July 31, 2014

Medina
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Local U.S. reps split on opinion of health care reform bill

Medina County’s representatives in the U.S. House of Representatives could be casting opposing votes today on the repeal of last year’s health care reform legislation.

Newly elected U.S. Rep. Jim Renacci, R-Wadsworth, said in a statement Tuesday he would vote for the repeal.

Renacci

Renacci

Sutton

Sutton

U.S. Rep. Betty Sutton, D-Copley Township, who will be voting against the repeal, said in a statement: “Instead of trying to go back to the days when insurance companies could discriminate against children and adults alike based on pre-existing conditions, when seniors were thrust into a ‘donut hole’ and forced to pay out-of-sight prescription drug costs, and when families feared that they were just one serious illness away from bankruptcy, Speaker Boehner and the House Republicans ought to be focused on getting Americans back to work.”

Officially, their votes may not mean much since the repeal is expected to be struck down in the Democrat-controlled U.S. Senate or vetoed by President Barack Obama. However, Renacci said there is still meaning to the vote.

“The American people are opposed to the government takeover of health care that is killing jobs, gutting Medicare, raising taxes and causing premiums to skyrocket. Jim Renacci understands that and hopefully by now, Senate Democrats and the White House understand it as well,” he said in his Tuesday statement.

The Associated Press reported this week the White House is dismissing the vote by House Republicans, saying it’s not “a serious legislative effort.”

Delayed after the mass shooting in Tucson, Ariz., the vote is expected today. Democrats still have a majority in the Senate, and they have promised to block the effort. Obama is expected to veto the measure if it gets as far as the White House.

Even though the repeal isn’t expected to go anywhere, some groups want to make sure local representatives hear their opinions.

Catholics United, a Washington-based nonprofit, called 5,000 Catholic voters in Renacci’s 16th District. With a recorded message, the group urged voters to contact Renacci and ask him to vote against the repeal.

“Voting to repeal health insurance protections for children with pre-existing conditions and increasing the cost of prescription drugs for our seniors is simply wrong,” Trudy Marcus, a Catholics United member from Wooster, said in a Tuesday statement.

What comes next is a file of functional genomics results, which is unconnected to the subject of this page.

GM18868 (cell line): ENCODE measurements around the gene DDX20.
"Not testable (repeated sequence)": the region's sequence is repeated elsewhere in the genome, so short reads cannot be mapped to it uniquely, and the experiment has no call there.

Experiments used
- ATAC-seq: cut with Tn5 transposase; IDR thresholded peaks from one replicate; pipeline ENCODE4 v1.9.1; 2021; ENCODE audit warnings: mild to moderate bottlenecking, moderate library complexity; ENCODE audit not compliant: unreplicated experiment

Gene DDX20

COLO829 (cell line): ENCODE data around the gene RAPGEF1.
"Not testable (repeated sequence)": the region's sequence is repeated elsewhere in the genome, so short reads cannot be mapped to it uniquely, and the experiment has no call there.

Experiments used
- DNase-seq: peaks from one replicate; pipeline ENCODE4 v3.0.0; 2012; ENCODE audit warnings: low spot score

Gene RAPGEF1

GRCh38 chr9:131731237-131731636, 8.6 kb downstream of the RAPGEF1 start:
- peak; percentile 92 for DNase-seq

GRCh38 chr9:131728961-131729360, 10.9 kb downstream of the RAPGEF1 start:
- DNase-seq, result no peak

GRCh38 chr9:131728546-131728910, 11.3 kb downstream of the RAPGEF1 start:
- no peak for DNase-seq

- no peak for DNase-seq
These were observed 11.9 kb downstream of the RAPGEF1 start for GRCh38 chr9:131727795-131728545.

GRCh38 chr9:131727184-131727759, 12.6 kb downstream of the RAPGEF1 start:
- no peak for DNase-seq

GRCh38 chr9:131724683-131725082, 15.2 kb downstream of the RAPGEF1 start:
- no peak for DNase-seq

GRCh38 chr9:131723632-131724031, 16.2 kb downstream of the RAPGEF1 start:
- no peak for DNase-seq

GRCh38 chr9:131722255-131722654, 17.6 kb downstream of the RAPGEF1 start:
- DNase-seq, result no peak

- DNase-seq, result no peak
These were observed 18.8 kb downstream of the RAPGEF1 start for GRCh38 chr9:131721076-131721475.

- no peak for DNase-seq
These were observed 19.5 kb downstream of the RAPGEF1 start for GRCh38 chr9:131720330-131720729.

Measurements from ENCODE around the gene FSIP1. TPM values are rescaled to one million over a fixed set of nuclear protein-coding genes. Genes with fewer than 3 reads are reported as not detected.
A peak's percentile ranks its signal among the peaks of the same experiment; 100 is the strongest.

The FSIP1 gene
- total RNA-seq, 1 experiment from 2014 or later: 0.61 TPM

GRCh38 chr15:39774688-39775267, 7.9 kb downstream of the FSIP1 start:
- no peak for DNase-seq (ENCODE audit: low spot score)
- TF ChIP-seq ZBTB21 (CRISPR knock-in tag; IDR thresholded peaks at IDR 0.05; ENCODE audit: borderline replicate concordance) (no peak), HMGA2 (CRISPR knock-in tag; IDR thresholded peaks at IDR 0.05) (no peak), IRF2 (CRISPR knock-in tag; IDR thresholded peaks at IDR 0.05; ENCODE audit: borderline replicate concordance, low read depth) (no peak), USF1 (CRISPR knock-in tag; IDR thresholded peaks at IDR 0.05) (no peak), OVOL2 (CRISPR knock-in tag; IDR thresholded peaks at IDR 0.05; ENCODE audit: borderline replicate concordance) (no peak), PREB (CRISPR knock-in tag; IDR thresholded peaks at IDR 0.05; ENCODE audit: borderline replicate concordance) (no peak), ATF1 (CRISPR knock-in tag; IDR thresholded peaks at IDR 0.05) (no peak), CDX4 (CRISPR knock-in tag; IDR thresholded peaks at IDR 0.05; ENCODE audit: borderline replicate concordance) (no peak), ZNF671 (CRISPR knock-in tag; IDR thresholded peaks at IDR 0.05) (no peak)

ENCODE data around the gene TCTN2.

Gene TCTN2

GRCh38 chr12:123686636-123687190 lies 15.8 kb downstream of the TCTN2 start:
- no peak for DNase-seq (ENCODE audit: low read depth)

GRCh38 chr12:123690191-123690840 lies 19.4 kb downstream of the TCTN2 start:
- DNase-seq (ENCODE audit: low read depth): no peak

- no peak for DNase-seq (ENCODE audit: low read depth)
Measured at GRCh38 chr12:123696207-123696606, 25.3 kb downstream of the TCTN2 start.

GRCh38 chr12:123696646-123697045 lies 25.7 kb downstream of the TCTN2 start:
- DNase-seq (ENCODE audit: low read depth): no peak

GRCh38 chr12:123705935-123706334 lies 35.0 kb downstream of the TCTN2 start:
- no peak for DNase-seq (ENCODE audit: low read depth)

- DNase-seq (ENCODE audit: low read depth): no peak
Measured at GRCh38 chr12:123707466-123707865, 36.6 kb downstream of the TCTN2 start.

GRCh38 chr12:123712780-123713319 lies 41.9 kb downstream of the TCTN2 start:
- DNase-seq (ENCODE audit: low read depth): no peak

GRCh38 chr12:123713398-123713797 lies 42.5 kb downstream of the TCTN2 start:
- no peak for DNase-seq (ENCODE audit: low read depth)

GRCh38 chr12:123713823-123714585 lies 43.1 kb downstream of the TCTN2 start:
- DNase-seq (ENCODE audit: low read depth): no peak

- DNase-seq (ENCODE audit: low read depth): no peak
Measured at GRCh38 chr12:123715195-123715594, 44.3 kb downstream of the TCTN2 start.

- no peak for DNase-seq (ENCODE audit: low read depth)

Chris Korzen, executive director of Catholics United, said his group’s message is important, even though the repeal isn’t expected to get far. He said Republicans are using the repeal as a piece of “political theater.”

“They are using this as an opportunity to gain headlines. … We’re taking the opportunity to remind people that we believe that (health care reform) is the right thing to do, especially as Catholics … because already it’s helping so many people,” Korzen said.

Jim Woods, co-founder of the conservative group Medina County Friends and Neighbors, said there are plenty of people locally who disagree.

“There’s a lot of activity going on with people urging others to contact their congressman and support the effort to repeal Obamacare,” he said.

But, he said, that may not get them far.

“I think, in all seriousness, everyone knows it will not make it through the Senate; and if it does, it will be vetoed by Obama,” he said.

Instead, he suggested legislators work on health care reforms that could work on top of previous legislation. For example, he said, Congress has discussed tort and insurance reforms other than what were passed last year.

“A couple of the best ideas they had that went nowhere under the (U.S. Rep. Nancy) Pelosi-majority, now they have a new opportunity to bring back some of those ideas,” Woods said.

Medina Township resident Natoma Canfield said Tuesday she still supports the health care reform. Canfield became a face of the health care reform debate after writing a letter to Obama in which she expressed her concerns about living without health insurance. Obama came to Strongsville and cited her as one of millions who would be helped by reform.

“I think it shouldn’t be abandoned. It’s just so important,” Canfield said.

However, she added she largely wouldn’t be helped by the legislation because she qualified for Medicaid.

“But there’s so many people that would have benefited from this bill,” she said.

Contact Maria Kacik Kula at (330) 721-4049 or mkacik@medina-gazette.com.